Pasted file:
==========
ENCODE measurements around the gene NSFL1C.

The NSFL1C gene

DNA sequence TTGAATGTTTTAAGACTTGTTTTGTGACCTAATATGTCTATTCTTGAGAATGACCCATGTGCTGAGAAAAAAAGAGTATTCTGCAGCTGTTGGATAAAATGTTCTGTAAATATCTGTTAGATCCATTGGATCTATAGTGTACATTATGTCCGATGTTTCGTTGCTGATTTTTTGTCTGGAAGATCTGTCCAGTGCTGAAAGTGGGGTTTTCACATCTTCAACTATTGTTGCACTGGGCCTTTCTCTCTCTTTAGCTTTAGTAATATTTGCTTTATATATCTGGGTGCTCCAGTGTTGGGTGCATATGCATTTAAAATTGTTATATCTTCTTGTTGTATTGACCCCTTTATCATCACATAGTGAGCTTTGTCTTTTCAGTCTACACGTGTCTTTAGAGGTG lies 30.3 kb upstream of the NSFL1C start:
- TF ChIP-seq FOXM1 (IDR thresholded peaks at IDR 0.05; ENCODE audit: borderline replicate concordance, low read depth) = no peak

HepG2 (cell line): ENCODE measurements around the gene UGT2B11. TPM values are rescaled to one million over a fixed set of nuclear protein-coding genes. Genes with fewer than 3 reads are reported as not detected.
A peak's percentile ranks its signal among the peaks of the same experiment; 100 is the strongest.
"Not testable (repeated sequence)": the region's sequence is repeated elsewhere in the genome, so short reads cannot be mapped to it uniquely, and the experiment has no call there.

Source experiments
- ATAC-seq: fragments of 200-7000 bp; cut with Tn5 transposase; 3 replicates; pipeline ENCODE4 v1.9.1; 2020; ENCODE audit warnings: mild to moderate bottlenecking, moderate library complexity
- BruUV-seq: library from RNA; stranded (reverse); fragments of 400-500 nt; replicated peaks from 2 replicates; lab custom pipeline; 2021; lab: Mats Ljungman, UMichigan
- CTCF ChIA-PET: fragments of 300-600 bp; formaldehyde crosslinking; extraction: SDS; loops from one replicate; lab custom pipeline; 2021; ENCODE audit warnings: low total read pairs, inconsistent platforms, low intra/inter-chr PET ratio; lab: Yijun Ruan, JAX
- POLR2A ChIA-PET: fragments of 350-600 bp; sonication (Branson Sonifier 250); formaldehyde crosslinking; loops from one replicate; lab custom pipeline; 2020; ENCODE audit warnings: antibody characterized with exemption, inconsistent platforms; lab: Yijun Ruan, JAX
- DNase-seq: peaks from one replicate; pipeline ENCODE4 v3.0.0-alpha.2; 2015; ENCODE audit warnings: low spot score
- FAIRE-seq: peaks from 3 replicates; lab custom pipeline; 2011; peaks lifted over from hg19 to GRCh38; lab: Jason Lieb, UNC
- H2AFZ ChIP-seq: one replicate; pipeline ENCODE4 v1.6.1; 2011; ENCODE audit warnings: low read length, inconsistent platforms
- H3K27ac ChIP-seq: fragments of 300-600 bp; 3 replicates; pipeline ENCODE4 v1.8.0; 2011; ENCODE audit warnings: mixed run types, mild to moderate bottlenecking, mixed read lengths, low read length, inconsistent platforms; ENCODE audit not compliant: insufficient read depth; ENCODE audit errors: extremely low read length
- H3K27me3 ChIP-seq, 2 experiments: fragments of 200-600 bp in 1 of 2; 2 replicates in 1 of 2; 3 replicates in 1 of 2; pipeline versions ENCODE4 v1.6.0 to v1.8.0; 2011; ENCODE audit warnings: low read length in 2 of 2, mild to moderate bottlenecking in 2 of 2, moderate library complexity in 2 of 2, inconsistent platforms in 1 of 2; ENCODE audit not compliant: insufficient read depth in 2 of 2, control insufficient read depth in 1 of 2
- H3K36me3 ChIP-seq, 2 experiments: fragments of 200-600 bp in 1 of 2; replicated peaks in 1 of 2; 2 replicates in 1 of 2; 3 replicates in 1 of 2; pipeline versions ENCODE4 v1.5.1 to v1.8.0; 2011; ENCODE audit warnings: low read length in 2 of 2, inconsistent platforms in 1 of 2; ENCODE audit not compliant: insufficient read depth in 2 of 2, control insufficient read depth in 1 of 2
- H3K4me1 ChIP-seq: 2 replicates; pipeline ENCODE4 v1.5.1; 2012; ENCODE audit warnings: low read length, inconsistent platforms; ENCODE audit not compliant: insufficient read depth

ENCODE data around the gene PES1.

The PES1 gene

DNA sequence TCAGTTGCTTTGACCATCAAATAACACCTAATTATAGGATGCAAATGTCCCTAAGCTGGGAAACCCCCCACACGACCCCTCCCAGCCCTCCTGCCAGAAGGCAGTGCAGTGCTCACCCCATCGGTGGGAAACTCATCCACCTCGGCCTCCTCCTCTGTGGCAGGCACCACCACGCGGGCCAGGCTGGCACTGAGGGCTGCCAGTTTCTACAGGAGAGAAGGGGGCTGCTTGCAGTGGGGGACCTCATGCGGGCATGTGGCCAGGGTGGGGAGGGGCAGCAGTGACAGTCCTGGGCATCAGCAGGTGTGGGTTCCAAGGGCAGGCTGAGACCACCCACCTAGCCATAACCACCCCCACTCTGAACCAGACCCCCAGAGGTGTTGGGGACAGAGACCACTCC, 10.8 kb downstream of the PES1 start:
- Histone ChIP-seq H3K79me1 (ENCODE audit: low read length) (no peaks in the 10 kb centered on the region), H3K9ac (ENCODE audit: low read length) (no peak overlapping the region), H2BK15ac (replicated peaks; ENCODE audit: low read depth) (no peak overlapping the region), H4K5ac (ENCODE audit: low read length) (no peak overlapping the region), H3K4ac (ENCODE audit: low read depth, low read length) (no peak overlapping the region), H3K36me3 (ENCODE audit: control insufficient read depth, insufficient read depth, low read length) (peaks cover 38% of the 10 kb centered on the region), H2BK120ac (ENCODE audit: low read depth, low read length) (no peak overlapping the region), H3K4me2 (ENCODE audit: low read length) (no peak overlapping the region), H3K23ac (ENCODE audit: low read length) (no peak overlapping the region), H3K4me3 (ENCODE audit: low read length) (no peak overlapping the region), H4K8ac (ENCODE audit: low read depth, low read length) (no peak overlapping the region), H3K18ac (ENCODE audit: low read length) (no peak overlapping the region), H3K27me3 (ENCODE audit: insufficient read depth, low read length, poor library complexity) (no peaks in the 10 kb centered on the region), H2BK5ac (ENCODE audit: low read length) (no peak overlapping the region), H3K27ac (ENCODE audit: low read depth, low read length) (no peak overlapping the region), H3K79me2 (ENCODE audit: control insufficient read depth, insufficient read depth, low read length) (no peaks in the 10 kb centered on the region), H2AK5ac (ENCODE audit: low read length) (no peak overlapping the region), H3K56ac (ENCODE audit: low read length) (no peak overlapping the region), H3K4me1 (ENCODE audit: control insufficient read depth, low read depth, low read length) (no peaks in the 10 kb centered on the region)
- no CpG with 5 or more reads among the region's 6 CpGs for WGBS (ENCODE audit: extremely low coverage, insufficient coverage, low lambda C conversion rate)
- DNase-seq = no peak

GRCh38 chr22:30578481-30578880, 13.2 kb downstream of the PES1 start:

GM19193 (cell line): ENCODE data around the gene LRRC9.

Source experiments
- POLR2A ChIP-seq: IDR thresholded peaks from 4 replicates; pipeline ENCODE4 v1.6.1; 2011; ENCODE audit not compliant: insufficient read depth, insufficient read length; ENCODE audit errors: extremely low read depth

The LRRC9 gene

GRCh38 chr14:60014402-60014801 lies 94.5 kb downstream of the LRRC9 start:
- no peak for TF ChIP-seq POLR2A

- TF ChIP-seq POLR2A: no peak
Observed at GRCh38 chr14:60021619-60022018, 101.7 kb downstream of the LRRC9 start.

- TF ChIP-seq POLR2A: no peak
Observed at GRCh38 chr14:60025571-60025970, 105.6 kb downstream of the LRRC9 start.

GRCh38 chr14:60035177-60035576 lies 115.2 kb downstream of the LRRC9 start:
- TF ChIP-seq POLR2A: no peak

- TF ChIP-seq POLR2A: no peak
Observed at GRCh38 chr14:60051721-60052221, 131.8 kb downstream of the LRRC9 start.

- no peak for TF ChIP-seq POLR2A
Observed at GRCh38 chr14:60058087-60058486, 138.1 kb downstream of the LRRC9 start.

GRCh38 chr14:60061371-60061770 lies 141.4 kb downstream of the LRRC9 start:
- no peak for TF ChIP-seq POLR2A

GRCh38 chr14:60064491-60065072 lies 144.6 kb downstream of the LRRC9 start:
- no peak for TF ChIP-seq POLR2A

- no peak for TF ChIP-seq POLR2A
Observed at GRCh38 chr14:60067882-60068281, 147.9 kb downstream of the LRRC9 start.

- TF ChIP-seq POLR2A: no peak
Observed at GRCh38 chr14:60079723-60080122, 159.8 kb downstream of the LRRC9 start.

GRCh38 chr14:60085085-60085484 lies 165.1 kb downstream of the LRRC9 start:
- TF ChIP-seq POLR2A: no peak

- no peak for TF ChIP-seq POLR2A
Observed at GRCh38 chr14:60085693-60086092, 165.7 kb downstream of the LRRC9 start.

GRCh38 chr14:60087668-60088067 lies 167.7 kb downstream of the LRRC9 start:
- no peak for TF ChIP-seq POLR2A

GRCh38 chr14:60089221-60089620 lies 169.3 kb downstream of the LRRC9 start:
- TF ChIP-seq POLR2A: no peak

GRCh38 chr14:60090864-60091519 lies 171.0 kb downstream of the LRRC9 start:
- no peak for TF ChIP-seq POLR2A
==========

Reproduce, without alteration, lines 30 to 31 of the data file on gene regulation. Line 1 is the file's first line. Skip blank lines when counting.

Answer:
The LRRC9 gene

GRCh38 chr14:60014402-60014801 lies 94.5 kb downstream of the LRRC9 start: